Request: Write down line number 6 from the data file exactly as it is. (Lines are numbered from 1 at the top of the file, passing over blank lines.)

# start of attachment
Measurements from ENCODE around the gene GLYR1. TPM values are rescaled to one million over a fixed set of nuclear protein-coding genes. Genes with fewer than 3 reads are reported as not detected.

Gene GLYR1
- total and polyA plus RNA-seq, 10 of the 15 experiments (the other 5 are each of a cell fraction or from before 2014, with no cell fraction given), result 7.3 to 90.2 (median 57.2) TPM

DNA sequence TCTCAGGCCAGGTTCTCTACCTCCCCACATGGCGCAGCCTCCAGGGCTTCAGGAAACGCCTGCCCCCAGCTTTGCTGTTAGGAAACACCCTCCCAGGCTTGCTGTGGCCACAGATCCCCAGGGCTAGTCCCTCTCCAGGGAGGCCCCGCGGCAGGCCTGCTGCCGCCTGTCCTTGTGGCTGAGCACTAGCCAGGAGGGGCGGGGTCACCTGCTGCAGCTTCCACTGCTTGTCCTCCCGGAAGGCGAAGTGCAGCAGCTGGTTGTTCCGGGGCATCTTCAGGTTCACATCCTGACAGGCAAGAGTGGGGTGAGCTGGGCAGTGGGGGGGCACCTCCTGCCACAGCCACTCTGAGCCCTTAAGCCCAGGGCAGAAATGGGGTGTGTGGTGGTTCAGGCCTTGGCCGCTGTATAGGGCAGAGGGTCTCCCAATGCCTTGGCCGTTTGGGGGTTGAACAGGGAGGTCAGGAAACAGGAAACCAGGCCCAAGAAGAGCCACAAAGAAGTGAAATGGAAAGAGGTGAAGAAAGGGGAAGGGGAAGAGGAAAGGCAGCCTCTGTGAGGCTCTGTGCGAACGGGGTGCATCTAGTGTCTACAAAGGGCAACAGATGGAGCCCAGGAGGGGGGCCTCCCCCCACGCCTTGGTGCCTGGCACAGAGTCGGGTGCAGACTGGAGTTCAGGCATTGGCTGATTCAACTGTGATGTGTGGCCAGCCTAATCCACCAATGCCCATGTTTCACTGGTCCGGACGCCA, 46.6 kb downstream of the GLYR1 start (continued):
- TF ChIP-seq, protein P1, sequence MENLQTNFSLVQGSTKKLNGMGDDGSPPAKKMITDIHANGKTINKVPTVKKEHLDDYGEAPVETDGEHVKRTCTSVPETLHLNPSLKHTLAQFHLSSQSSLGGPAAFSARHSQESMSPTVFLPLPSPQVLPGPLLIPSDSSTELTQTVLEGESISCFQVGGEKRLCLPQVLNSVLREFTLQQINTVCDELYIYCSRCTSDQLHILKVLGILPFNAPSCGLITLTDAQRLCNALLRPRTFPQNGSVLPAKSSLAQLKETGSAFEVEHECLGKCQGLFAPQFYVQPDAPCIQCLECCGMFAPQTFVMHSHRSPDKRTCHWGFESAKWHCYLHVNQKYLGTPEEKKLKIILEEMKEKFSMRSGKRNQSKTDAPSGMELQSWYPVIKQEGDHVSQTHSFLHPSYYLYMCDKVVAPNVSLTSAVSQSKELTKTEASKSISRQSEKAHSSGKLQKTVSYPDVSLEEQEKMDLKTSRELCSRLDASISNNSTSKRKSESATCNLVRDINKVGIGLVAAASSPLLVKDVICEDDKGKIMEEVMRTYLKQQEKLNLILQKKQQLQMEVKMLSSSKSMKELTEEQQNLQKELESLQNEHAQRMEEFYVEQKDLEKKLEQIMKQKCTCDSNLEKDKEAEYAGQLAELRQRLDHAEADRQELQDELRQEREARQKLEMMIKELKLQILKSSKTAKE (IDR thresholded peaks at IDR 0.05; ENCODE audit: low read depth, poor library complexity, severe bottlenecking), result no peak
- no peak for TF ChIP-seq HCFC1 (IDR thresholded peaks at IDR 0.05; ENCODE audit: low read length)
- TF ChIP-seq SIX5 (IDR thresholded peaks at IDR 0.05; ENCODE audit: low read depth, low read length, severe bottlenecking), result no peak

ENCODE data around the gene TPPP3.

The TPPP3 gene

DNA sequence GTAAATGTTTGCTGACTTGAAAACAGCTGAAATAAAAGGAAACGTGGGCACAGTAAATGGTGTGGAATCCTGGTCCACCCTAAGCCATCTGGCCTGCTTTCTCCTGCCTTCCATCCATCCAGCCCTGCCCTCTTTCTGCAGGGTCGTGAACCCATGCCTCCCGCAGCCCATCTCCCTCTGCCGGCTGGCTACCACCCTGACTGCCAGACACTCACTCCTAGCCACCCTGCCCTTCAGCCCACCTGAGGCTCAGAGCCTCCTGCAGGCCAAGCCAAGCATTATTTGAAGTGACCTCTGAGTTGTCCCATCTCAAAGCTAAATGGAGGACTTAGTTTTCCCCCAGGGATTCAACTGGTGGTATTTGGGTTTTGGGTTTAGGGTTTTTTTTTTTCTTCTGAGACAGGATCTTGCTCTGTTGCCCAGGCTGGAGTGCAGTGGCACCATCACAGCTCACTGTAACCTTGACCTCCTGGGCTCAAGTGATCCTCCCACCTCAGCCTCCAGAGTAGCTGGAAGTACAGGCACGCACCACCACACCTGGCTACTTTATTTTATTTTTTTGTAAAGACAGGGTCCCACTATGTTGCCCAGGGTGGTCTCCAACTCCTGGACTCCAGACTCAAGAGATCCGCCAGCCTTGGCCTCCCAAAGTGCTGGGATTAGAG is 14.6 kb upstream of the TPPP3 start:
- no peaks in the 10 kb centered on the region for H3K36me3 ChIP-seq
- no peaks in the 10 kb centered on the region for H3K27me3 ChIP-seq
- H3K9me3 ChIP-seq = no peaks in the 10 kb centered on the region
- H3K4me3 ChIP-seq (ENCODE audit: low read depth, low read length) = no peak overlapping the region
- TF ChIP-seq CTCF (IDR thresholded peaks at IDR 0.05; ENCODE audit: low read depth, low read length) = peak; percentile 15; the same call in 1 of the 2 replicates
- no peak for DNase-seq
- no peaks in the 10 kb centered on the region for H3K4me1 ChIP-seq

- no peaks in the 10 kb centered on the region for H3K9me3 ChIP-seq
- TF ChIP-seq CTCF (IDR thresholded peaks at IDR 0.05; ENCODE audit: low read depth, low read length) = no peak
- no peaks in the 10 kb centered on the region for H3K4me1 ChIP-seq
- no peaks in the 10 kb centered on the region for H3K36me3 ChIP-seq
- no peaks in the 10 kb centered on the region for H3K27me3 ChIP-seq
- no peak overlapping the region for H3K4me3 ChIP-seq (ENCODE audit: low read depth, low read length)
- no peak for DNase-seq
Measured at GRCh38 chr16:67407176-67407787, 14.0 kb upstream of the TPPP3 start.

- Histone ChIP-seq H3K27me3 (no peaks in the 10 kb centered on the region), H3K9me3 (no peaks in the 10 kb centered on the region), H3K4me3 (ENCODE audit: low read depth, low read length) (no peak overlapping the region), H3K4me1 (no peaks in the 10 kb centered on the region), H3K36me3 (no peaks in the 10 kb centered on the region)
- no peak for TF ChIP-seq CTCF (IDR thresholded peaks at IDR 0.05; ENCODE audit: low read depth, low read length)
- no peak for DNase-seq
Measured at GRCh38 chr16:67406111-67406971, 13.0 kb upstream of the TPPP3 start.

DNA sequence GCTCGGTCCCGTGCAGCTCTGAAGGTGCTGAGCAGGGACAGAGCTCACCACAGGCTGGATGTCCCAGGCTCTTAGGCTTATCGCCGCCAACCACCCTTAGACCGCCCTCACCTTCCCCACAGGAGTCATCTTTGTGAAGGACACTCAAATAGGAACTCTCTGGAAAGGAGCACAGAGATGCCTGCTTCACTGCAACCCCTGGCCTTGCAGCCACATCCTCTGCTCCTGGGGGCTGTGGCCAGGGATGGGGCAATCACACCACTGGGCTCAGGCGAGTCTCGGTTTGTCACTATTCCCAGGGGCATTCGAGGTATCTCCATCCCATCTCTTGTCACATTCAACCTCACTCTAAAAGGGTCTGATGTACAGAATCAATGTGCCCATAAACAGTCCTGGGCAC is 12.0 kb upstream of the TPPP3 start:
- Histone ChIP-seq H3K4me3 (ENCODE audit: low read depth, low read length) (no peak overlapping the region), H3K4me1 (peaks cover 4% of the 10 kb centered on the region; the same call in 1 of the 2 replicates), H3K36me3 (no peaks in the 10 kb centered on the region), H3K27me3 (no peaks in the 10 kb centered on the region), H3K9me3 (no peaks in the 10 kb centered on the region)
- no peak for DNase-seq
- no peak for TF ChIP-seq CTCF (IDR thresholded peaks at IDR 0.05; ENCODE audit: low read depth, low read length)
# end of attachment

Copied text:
- no peak for TF ChIP-seq HCFC1 (IDR thresholded peaks at IDR 0.05; ENCODE audit: low read length)